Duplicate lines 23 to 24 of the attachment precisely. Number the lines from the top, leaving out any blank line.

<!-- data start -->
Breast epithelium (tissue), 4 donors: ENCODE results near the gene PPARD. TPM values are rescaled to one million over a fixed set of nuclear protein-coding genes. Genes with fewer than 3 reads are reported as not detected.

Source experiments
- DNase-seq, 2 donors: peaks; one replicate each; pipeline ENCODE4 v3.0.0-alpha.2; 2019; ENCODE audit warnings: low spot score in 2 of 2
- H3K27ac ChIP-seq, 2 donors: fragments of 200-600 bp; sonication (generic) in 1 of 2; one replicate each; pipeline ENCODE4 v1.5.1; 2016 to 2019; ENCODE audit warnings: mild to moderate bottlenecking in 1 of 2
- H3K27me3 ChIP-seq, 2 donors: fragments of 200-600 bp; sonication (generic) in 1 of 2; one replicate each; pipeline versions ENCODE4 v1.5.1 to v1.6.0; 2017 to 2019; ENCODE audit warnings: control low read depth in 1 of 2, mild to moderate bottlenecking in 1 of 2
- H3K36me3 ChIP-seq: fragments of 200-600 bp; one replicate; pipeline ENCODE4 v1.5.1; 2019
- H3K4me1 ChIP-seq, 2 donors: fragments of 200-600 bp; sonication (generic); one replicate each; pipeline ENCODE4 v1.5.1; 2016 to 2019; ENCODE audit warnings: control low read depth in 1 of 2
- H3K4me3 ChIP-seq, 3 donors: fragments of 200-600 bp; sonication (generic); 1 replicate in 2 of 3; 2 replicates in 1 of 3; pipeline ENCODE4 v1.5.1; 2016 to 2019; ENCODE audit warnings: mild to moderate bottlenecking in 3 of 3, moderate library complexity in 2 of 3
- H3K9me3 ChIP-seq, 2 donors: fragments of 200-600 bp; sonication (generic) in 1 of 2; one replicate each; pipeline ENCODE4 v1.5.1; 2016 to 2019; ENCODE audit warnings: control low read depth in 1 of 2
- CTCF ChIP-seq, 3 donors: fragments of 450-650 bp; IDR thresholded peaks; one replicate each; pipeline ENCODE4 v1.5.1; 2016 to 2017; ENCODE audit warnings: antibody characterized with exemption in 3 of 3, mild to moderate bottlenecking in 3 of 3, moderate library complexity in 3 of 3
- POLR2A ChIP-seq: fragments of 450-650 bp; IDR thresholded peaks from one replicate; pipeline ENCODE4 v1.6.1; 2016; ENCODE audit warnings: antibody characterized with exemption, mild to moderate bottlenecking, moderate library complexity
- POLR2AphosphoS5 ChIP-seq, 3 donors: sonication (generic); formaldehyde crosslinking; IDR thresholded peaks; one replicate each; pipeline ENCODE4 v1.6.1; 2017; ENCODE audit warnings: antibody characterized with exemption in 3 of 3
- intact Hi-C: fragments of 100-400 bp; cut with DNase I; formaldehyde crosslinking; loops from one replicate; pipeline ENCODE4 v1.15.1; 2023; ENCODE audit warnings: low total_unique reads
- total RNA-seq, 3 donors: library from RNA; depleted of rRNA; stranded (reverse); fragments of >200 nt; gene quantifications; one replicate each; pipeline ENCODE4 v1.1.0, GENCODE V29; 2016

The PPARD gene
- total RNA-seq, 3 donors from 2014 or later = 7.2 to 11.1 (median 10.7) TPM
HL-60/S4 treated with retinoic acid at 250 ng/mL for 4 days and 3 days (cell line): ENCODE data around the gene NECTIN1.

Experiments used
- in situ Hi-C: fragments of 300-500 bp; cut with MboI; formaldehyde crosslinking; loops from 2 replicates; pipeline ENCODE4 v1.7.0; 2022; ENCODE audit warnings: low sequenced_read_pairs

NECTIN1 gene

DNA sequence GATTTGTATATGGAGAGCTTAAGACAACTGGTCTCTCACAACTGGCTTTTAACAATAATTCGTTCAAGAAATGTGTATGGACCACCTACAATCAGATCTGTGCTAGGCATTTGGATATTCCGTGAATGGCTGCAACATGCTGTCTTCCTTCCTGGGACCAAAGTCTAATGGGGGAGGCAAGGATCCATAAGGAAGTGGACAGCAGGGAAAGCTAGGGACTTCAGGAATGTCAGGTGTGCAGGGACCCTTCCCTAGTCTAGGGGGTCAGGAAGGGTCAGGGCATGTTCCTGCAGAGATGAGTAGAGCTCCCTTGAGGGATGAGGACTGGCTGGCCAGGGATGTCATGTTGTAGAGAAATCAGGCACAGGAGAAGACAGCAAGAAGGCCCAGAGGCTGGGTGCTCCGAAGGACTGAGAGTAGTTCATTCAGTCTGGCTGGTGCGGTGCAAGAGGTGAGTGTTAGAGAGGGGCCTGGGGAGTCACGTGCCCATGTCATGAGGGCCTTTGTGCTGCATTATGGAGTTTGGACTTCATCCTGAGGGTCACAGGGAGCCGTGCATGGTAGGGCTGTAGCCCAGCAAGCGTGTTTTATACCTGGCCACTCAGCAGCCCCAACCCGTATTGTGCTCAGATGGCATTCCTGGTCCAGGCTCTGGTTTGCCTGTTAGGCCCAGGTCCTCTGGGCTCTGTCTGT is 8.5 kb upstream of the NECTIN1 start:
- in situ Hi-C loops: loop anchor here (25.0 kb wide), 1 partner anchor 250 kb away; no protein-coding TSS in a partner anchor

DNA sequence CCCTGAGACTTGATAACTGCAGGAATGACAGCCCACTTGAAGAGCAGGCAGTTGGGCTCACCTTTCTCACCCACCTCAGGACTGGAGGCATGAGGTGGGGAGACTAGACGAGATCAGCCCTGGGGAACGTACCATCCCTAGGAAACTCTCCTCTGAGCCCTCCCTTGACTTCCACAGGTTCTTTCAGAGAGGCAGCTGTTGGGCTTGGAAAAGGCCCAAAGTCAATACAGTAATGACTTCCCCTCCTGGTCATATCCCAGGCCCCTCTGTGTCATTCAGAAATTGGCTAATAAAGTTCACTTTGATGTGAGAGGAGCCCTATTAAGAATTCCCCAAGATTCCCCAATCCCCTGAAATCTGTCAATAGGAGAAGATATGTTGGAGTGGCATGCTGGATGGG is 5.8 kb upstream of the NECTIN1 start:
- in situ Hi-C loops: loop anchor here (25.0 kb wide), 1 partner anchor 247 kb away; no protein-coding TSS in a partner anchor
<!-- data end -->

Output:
DNA sequence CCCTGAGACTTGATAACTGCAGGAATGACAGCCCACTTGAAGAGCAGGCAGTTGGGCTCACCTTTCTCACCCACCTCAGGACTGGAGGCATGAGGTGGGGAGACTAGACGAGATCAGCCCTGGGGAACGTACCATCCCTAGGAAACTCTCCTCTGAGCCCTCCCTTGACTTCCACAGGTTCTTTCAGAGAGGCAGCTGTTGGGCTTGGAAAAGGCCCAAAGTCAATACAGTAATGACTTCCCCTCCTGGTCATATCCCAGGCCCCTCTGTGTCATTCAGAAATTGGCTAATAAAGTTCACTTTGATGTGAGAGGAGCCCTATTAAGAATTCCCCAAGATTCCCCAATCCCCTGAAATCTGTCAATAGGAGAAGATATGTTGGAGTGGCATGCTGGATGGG is 5.8 kb upstream of the NECTIN1 start:
- in situ Hi-C loops: loop anchor here (25.0 kb wide), 1 partner anchor 247 kb away; no protein-coding TSS in a partner anchor